Bollywood stars Amitabh Bachchan and Shahrukh Khan have today inaugurated the 18th Kolkata International Film Festival (KIFF).
Acknowledging the contribution of West Bengal in cinema, literature, art and culture, the actors, who flew down from Mumbai at the personal request of West Bengal Chief Minister Mamata Banerjee, told a packed stadium that they were privileged and honoured to be the part of the ceremony.
Bachchan, 70, amidst loud applause, started off by speaking in Bengali and ended reciting a stanza from Rabindranath Tagore's poem 'Banglar Mati Banglar Jol'.
Khan, 47, the brand ambassador of the state, told the audience of around 15,000-20,000 people, "What brings me every time to Kolkata is the energy and enthusiasm of Mamata Banerjee."
Taking the glamour quotient of the festival up, Khan's 'Jab Tak Hai Jaan' co-actors Katrina Kaif and Anushka Sharma, besides Mithun Chakraborty, and the who's who of the Bengali film industry were present at the inauguration.
Bengali music composer Debajyoti Mishra led an orchestra which presented a melodious medley of evergreen Hindi and Bengali songs including Rabindra Sangeet.
Organised by the information and cultural affairs department of the West Bengal government, the eight-day festival will screen 189 films from 60 countries in 40 languages at twelve venues across the metropolis.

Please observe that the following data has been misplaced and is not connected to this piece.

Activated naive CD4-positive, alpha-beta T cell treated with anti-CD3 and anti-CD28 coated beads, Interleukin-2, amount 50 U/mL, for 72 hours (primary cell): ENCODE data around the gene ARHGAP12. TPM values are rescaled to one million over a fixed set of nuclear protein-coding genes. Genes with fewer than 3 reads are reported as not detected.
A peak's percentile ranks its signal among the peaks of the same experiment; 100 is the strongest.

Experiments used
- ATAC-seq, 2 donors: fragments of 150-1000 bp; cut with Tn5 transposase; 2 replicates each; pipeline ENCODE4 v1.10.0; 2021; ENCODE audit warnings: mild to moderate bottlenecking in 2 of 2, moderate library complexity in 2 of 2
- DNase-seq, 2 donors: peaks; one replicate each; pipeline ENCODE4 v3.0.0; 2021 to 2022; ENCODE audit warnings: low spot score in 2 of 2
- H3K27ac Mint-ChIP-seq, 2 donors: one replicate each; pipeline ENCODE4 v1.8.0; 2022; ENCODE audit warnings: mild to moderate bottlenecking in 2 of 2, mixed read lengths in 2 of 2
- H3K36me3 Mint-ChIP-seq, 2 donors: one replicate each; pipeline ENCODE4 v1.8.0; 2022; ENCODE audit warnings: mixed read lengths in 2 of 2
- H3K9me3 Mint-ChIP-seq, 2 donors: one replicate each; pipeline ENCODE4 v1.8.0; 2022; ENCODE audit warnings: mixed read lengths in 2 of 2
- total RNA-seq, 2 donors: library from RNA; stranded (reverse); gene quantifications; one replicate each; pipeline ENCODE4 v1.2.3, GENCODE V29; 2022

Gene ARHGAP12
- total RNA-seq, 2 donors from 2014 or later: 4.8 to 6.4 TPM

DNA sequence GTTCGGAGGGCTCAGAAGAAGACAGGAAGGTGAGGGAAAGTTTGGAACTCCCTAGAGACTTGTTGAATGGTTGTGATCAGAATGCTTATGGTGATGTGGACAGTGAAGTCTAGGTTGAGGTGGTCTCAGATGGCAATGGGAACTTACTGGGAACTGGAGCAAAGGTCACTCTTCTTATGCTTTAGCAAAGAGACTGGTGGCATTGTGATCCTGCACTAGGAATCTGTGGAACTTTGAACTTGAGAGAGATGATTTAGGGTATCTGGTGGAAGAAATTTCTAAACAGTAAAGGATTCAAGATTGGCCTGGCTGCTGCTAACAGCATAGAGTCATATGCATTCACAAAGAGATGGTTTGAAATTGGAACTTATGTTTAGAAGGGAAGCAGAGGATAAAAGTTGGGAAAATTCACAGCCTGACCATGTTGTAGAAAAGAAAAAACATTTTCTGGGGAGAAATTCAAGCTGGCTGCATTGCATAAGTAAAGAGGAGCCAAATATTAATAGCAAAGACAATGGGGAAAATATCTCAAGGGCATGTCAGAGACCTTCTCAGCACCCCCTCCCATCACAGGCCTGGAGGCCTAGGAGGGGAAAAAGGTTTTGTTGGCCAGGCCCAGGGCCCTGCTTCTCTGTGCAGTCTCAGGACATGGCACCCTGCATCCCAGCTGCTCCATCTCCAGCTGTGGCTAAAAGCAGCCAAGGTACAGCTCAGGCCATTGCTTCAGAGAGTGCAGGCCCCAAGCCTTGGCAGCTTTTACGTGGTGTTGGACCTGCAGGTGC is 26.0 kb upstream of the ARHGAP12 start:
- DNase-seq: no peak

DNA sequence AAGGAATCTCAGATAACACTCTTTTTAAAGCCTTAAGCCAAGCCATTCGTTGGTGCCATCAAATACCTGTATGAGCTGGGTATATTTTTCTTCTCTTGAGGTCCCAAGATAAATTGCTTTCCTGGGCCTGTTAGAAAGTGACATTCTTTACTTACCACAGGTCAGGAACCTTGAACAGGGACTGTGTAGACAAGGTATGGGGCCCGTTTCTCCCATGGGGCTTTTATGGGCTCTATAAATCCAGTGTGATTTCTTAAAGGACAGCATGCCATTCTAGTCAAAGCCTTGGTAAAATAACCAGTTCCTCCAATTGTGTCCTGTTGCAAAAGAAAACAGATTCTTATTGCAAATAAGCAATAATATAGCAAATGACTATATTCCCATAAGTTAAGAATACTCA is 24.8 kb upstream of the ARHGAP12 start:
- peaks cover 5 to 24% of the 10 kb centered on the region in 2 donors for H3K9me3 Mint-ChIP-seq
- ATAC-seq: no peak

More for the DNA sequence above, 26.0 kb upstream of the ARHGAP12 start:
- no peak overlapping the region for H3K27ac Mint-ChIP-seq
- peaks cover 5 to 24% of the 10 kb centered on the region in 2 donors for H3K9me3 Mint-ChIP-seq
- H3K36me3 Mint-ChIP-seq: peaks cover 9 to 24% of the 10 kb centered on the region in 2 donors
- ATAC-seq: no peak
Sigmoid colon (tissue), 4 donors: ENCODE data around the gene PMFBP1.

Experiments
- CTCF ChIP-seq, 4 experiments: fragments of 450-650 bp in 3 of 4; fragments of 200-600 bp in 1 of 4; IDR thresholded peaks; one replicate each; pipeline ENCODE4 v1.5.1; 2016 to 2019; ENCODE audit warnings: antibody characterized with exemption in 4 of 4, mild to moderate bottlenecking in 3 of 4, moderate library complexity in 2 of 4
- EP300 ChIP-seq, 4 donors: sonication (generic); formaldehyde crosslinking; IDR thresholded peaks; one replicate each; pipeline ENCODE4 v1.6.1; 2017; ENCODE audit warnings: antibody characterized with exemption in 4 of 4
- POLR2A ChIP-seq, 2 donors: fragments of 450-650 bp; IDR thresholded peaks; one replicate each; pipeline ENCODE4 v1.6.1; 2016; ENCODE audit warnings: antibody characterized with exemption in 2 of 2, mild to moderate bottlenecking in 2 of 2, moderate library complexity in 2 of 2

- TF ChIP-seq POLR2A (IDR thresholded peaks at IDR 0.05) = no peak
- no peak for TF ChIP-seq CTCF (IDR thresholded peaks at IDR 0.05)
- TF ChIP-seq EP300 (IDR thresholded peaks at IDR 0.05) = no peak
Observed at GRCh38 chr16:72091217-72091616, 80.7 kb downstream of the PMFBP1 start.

Kolkata remains cultural capital of India: Big B
Acknowledging the role of Bengal in Indian cinema, legendary actor Amitabh Bachchan today said the contribution of Bengal, which remained the cultural capital of India, to Indian cinema was enormous.
Bachchan, 70, along with actors Shah Rukh Khan, Katrina Kaif and Anushka Sharma inaugurated the 18th Kolkata International Film Festival.
"The contribution made by Bengal to Indian cinema has been absolutely enormous. Eminent directors like Hrishikesh Mukherjee, Bimal Roy, Nitin Bose started their careers from Kolkata before moving to Mumbai," Bachchan, 70, said.
The actor said Bengali cinema produced some of the finest artists in India and continued to influence generations of film-makers, recalling how cinematic giants like P C Barua, Prithviraj Kapoor and K S Saigal received prominence working with the New Theatres studio of Kolkata.
"The thirties and forties were the heydays for films made as much in Mumbai as in Kolkata. The contributions